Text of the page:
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The flowers of history, especially such as relate to the affairs of Britain. Vol. II. A.D. 1066 to A.D. I307.


Sir John Froissart's Chronicles of England, France, Spain and the Ajoining Countries from the latter part of the reign of Edward II to the coronation of Henry IV in 12 volumes 

Chronicles of Enguerrand De Monstrelet (Sir John Froissart's Chronicles continuation) in 13 volumes 

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The flowers of history, especially such as relate to the affairs of Britain. Vol. II. A.D. 1066 to A.D. I307.
page 356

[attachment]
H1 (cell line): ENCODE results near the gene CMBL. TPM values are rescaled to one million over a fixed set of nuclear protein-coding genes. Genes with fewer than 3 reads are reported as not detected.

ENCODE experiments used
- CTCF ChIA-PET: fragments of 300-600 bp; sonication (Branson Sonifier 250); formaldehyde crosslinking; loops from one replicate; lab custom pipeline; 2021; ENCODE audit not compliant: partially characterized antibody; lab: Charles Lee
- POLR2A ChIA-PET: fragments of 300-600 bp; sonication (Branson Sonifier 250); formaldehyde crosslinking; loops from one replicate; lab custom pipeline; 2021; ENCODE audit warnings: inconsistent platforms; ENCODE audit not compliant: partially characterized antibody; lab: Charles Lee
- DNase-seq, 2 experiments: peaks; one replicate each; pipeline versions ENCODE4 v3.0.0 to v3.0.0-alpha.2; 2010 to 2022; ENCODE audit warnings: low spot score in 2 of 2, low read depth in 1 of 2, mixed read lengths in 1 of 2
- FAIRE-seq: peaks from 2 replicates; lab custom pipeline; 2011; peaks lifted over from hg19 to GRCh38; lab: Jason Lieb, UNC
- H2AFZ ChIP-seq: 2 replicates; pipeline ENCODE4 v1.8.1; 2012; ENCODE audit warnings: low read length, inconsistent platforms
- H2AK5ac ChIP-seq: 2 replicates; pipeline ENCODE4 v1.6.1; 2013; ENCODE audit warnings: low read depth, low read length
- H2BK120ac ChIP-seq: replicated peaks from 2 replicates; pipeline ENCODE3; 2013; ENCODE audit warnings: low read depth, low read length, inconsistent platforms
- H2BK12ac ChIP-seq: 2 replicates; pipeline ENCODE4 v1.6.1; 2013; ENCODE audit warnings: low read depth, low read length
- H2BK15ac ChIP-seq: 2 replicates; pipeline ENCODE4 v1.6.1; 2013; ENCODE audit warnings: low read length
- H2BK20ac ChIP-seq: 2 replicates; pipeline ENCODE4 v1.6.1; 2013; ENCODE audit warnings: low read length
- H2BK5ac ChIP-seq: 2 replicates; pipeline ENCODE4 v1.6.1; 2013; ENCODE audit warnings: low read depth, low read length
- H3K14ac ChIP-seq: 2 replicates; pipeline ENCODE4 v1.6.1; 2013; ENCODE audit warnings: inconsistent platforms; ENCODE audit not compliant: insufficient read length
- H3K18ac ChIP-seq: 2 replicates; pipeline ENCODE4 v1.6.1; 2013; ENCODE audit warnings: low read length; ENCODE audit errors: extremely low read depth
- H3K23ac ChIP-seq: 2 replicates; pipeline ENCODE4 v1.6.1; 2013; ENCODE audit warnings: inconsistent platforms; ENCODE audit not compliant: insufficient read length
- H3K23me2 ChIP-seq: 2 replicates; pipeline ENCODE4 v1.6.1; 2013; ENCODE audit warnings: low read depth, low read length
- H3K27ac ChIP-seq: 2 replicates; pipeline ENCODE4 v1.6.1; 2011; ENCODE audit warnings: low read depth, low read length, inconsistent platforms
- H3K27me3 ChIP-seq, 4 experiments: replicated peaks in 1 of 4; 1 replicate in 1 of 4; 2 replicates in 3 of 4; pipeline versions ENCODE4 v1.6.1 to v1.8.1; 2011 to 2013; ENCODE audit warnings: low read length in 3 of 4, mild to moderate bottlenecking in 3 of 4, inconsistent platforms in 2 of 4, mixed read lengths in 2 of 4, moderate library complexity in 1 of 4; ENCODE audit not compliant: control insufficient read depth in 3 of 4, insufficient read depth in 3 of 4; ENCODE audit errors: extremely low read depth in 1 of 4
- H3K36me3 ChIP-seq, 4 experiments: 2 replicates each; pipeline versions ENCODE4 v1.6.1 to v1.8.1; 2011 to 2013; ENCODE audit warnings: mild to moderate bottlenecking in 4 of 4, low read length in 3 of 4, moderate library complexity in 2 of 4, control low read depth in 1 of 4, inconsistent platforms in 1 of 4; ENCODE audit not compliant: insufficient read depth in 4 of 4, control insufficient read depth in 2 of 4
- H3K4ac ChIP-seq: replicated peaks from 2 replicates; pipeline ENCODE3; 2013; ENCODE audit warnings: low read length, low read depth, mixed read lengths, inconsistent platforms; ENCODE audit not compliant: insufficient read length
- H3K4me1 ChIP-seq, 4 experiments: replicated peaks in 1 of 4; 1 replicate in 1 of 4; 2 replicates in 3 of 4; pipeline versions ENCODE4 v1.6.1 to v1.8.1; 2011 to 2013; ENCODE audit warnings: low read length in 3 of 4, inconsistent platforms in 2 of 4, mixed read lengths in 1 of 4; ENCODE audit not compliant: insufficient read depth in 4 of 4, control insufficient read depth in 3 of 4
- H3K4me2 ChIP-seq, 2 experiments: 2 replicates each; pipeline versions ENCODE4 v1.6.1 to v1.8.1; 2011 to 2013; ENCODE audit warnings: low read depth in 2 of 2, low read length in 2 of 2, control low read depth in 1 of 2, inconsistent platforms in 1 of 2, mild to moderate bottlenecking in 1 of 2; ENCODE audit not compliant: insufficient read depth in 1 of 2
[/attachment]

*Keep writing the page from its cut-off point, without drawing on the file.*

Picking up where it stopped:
A.D. 1255. SOME CHURCHES ABE EMBABBA88ED. 349 this, then that .traitor marquis secretly went to Manfred, and told him that all this had been done by his means, inasmuch as, he was a most faithful friend to Frederic. Therefore, Manfred and his army marched out, and when they came near the pope's army, they took them all in their toils like birds, Octavian himself scarcely escaping, and slew them all except the household of the marquis. That Magna Charta be observed. Proclamation was made in all the counties, and announcement was made in all the churches, that the great charter should be inviolably maintained which king John had granted, and which he had also in person repeatedly confirmed, and sentence was formally pronounced against all its violators, though the king himself was far from observing it, since he cruelly seized upon the possessions of the church of York in the vacancy of that see, and said, " Why do not the bishops and nobles themselves observe towards their own subjects that charter which they so much cry out to have observed by me?" To this it was replied, " My lord, it would become you to set the example of observing the law, and others would follow it." Robert de Ros and John of Baliol are accused of having conducted themselves unfaithfully and dishonestly towards the kingdom of Scotland, and the king and queen, the guardianship of whom had been entrusted to them. But this accusation originated with Master Reginald of Bath, a physician, who having been sent into Scotland, in order to devote his attention to the king and queen, perceived what was the matter with them, and informed the king of England of the whole matter. On which account, the said master impeached their guardians, on account of their state, and not long afterwards was poisoned in that country, as it is said, and so took to his bed and died after a.short illness. Some noble churches in England were embarrassed with heavy debts in great numbers ; for instance, the church of Canterbury had a debt of four thousand marks. On which account, they gave up six of their manors to John de Gatesden, a knight, to release them from their debts, and to retain the manors under fair conditions till the debts were paid. In the same manner, the priory of Rochester, being involved in debts of incalculable amount, gave itself into the power of the aforesaid John and their other creditors. Also, the noble priory of Winchester, having been

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